## Models of Quadratic Algebras Generated by Superintegrable Systems in 2D

^{?}

Sarah POST

Centre de Recherches Math´ematiques, Universit´e de Montr´eal, C.P. 6128 succ. Centre-Ville, Montr´eal (QC) H3C 3J7, Canada E-mail: post@crm.umontreal

URL: http://crm.umontreal.ca/~post/

Received February 01, 2011, in final form March 24, 2011; Published online April 05, 2011 doi:10.3842/SIGMA.2011.036

Abstract. In this paper, we consider operator realizations of quadratic algebras generated by second-order superintegrable systems in 2D. At least one such realization is given for each set of St¨ackel equivalent systems for both degenerate and nondegenerate systems. In almost all cases, the models can be used to determine the quantization of energy and eigenvalues for integrals associated with separation of variables in the original system.

Key words: quadratic algebras; superintegrability; special functions; representation theory 2010 Mathematics Subject Classification: 22E70; 81R05; 17B80

### 1 Introduction

In his 1968 bookLie theory and special functions, W. Miller Jr. used function space realizations of Lie algebras to establish a fundamental relationship between Lie groups and certain special functions including Bessel functions, hypergeometric functions and confluent hypergeometric functions [1]. It was further shown how the algebra relations can be used to identify special function identities.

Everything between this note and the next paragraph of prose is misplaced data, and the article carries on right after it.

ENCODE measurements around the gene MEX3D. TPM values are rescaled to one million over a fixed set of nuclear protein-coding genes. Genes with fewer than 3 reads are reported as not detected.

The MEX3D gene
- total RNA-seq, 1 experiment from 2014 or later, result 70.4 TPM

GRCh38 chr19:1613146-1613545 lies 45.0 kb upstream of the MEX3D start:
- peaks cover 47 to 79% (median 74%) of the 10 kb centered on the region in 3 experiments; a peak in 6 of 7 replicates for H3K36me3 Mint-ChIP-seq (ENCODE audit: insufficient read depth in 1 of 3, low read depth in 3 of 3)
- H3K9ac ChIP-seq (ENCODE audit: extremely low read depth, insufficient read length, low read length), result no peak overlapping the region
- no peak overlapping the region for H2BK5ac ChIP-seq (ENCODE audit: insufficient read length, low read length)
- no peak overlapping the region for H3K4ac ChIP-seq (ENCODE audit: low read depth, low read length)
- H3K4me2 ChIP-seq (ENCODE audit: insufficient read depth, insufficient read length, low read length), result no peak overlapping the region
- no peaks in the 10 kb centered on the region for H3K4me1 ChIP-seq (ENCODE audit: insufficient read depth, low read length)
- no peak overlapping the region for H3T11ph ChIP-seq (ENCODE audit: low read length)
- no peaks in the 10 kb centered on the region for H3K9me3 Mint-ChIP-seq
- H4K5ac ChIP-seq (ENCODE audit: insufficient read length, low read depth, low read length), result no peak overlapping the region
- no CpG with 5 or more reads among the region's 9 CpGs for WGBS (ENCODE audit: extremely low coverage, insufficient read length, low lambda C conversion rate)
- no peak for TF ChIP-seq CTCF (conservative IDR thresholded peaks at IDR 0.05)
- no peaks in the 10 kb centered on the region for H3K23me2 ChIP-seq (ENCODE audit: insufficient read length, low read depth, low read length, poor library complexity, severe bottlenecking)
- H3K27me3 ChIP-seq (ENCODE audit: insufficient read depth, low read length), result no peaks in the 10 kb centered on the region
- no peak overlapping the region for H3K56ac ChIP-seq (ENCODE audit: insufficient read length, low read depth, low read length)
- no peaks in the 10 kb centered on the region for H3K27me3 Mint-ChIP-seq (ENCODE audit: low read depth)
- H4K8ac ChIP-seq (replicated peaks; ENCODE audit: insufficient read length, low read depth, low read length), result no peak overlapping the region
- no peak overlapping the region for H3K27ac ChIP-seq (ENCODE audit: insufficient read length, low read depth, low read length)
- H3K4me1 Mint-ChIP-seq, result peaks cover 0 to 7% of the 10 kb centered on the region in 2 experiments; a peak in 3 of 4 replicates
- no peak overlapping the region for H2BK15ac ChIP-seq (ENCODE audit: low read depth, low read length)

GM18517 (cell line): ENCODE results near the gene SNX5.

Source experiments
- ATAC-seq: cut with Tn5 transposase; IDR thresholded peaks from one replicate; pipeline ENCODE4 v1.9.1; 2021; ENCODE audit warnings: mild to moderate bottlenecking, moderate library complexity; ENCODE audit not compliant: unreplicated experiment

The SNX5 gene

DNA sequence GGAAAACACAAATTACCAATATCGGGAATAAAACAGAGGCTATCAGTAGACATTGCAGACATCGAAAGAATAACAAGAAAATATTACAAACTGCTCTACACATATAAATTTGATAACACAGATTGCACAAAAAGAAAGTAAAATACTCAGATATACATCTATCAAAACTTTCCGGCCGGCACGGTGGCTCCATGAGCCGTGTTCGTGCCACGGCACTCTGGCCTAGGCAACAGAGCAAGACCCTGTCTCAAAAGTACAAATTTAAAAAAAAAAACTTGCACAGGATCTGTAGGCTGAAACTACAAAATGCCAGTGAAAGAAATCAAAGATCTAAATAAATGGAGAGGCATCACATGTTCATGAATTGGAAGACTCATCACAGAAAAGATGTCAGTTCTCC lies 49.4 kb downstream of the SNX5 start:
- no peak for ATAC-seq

In this paper, we will apply these methods to the study of the representation theory for quadratic algebras generated by second-order superintegrable systems in 2D and their associated special functions. We would like to consider irreducible function space representations and so we restrict the Hamiltonian to a constant times the identity and construct difference or differential operator realizations for the elements of the algebra. We call such operator realizations models.

A classical or quantum Hamiltonian on an m dimensional Riemannian manifold, with met-
ric g^{jk}, given respectively by

H= 1

2g^{jk}p_{j}p_{k}+V(x_{1}, x_{2}), H = −~^{2}
2√

g∂_{x}_{j}√

gg^{jk}∂_{x}_{k}+V(x_{1}, x_{2})

is called superintegrable if it admits 2m−1 integrals of motion. For classical systems, we require that the integrals be functionally independent and, for quantum systems, we require that that they be algebraically independent within a Jordan algebra generated byxj,∂xj and the identity.

If both of the integrals are polynomial in the momenta in the classical case and as differential operators in the quantum case, we call the system nth-order superintegrable, where n is the maximal order of a minimal generating set of integrals.